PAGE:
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kicking up when asked to speed up, or laying down with rider

This topic contains 8 replies, has 4 voices, and was last updated by kindle kindle 3 years, 9 months ago.

Viewing 9 posts - 1 through 9 (of 9 total)
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  • kindle Original Poster kindle
    Topics Started: 2Replies Posted: 20

    I have a horse, that has done some strange things during our 5 year relationship.
    1. he use to buck when asked to speed up, or he would just kick up back heels
    2. our recent reactions to things now while riding is laying down while a rider is on him.
    this particular horse is so darn perfect and smooth and compliant in the round pen, I could sell him as a kids horse if shown in the round pen very easily. just so darn perfect in that environment and to all the cues used to ask him to do anything, riding or on the ground.
    now out on trail?? we have a different horse, and one that does not appreciate being rode, or asked to do things out on the trails.
    several things about him ..
    such as he has to lead, forget leap frog games, he won’t go middle or behind other horses. for get speeding up other then a walk unless you prefer the bump way to ride on a horse, and we had to change from a mullien bit to a correction bit recently to get the taking the bit away from me on rides.
    his a handful and frustrating for sure. went to a aussie saddle with the polleys to keep myself in that saddle too.
    used the calm paste from smart pak and that did seem to tone things down for this horse on trails. but not enough to satisfy my want of enjoyment on a trail ride with friends.
    saddle has been casted to fit his back, so its not the saddle, and the training has been correct for him also, its not the riding, or that he does not know what is expected of him. shoot I have had and rode him for 5 years with these particular problems.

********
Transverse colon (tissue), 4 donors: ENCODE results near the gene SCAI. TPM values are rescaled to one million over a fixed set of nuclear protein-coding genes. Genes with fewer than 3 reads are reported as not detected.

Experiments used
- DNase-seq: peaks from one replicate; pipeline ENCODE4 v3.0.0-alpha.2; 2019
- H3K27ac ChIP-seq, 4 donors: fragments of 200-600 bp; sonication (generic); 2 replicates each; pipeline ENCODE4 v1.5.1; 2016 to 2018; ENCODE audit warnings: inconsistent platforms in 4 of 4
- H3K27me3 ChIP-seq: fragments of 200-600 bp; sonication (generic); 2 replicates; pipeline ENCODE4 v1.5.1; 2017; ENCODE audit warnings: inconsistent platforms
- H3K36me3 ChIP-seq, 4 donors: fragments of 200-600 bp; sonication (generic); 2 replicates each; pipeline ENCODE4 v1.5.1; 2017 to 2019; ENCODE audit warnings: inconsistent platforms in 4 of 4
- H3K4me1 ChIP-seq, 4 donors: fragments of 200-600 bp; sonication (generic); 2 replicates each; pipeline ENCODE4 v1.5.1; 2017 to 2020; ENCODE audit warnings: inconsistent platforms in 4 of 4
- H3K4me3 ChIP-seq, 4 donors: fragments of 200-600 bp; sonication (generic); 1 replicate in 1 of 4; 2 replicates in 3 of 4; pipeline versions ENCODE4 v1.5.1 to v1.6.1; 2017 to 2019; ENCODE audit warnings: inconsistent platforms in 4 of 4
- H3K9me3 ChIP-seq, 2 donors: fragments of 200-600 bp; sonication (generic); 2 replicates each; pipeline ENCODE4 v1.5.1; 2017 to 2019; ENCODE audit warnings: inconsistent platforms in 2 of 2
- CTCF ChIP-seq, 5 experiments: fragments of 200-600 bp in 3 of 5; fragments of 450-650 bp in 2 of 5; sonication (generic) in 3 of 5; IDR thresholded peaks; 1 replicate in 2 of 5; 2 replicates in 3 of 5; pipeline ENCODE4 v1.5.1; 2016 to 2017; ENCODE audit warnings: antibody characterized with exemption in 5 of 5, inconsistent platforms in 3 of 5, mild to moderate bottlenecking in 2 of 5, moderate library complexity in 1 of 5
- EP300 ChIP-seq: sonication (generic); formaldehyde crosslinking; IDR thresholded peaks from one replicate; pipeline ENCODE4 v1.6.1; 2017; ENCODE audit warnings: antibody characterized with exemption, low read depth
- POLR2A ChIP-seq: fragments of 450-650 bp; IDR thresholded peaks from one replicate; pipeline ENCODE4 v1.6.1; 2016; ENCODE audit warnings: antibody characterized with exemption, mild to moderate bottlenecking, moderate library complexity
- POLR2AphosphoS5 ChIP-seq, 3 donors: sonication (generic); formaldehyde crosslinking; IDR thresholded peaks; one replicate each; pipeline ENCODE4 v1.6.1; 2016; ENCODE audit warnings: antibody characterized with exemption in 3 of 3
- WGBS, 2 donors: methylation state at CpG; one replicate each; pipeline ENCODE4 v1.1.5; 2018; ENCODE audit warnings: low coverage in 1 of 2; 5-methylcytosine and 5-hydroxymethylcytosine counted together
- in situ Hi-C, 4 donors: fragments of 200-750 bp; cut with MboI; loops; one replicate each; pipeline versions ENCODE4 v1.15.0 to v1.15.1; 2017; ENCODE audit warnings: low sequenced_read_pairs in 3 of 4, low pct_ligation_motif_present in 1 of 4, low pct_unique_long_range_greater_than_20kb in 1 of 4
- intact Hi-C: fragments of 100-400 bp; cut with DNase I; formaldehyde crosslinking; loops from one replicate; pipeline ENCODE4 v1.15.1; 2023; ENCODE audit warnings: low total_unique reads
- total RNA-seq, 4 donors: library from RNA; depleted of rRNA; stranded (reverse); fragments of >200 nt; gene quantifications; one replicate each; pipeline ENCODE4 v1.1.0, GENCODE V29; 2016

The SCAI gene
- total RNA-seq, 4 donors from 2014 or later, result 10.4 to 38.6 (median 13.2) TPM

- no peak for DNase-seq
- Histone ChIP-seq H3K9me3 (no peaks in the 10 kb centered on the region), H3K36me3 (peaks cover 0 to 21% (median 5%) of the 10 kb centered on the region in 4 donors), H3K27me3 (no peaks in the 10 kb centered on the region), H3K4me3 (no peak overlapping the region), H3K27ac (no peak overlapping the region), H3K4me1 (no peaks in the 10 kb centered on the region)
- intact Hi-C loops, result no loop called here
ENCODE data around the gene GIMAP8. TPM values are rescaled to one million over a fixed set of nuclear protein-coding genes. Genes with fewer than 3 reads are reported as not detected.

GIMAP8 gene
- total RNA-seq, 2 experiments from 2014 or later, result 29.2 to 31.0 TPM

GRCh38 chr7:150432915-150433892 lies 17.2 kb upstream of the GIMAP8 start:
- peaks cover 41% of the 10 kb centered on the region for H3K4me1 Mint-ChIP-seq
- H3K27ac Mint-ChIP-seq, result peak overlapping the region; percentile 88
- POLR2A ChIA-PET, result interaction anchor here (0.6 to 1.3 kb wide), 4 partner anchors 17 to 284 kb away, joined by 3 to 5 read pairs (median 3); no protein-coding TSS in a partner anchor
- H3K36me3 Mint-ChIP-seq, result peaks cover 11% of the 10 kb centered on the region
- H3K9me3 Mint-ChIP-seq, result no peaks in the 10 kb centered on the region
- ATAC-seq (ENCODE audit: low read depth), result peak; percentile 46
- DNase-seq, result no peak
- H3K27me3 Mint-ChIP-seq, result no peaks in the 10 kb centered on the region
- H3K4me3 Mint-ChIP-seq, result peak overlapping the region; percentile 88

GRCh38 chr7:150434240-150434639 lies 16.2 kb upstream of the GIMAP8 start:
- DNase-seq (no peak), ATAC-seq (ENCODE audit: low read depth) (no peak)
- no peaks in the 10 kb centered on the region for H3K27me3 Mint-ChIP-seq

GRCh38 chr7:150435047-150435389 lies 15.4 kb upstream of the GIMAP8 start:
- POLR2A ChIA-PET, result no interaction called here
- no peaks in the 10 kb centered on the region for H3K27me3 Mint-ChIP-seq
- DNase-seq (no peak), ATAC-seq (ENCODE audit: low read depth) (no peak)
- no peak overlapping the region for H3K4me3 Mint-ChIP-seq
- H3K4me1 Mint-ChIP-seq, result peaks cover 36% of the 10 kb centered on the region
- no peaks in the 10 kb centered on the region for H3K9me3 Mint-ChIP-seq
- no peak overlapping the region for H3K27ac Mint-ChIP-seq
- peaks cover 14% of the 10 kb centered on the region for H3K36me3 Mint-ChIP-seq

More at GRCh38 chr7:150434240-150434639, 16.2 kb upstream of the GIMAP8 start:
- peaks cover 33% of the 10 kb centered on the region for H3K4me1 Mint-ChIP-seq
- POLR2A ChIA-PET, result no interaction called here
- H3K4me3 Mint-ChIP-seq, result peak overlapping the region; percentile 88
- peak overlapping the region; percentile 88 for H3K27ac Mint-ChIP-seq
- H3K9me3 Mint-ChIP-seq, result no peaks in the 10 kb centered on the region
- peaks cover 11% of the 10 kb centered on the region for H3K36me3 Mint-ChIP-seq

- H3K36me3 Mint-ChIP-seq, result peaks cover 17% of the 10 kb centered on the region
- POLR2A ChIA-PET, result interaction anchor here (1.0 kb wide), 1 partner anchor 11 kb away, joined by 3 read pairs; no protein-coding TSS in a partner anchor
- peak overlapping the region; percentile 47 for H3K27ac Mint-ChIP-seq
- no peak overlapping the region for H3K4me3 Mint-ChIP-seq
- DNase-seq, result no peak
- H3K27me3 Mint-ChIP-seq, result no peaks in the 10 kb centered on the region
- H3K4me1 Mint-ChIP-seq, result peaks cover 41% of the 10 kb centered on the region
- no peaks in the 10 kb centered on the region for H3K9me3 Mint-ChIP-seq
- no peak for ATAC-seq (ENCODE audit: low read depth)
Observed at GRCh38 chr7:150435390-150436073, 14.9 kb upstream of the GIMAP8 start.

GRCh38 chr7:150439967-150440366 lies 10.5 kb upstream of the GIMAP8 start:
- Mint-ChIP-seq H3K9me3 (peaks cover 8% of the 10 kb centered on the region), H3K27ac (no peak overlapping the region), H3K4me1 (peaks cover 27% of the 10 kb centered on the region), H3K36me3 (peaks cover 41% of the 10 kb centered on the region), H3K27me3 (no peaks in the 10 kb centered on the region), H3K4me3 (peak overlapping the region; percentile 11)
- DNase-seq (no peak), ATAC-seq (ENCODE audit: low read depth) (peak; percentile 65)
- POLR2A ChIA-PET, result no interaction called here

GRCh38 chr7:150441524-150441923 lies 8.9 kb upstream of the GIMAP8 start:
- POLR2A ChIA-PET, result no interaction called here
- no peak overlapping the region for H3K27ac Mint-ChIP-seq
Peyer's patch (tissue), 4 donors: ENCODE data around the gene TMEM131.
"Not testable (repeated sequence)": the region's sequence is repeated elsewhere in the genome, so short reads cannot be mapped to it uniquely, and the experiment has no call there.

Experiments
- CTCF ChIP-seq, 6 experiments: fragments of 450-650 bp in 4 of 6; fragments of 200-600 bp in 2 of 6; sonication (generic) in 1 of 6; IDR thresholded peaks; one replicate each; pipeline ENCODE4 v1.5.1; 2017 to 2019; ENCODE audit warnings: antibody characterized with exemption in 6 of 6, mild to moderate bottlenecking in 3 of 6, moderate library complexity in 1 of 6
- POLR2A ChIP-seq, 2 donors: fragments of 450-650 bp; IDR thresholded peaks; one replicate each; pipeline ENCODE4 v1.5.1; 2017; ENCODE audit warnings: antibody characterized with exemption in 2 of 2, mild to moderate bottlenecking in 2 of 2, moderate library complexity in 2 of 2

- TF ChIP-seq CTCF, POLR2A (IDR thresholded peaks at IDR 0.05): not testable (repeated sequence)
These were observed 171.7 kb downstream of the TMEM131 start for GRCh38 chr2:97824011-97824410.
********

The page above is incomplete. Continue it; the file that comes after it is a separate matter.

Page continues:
I am at a loss as to what to do with him and how to correct this and he does have a deep habit and behavior in this way when out on trails. but never does this stuff at home or riding around the area where I live. ?? puzzles me?
    any ideas or informations on this particular issue will be gratefully accepted.
    other things about this horse, he is my ACTCHA trail horse, my herd leader in pasture, sensitive and even understands the word “NO” when stated. he moves off when asked, stands perfectly still for grooming and mounting, even at the trails. he has rode a couple endurance contests. this horse is so darn awesome to me in so many ways, but we have issues for trail riding with friends??

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    "There's a difference between interest and commitment. When you're interested in doing something, you do it only when it's convenient. When you're committed to something, you accept no excuses; only results." - Kenneth Blanchard

    LaurieF
    Topics Started: 0Replies Posted: 4

    Well, I will ignore the kicking when asked to speed up since you seemed to work through that. Being herd leader would jive with wanting to be first on the trails in my mind and perhaps in his. Perhaps he does not see the trail experience as a work effort but some sort of weird turnout where he has to take you along.

    How does he behave if you take him out alone?

    I have had horses like that – the one I am thinking of was a very mentally competitive and dominant TB. He had to lead. If he did the experience was not bad. If I tried to make him lag or stay in the middle it was not a very pleasant ride.

    If he is more relaxed out alone, that might confirm the competitive issue. You would not have to go far to test this out I don’t think.

    What about with another single horse? Same behavior?

    If it is his personality, I doubt you are ever going to change it materially so I suggest you start letting him lead and try to get him relaxed so that he can be next to another horse. If it has been 5 years, the behavior is ingrained and I suspect may be modified slightly but may never get to the point you want where you can totally relax at the back of the pack.

    How is he in ring work with other horses? If this does not show up, then you somehow need to connect the tolerance of not leading in the ring with not leading on the trail.

    One thing that did temper my guy over time was constant circling when he would get out too far. He was great alone… brave, fearless, quiet. But with others he had to be first and did not understand why I would not always let him be so.

    Good luck

    lovemyhorse
    Topics Started: 0Replies Posted: 19

    Maybe he is just not a trail horse. My horse is really not a trail horse. Retired roping. Arena horse. He follows my husband when he walks on a trail and I ride but horse won’t follow other horses. It’s like he has his own job to do and it’s not about following others. And it’s not about being on the trail with horses either. You need a horse that really enjoys being out and one that can work with other horses around. The round pen and around the barn there is usually no one else that bothers you. Horse is by himself. Maybe your horse thinks he has to dominate with others and can’t concentrate on the job at hand?? Just a thought.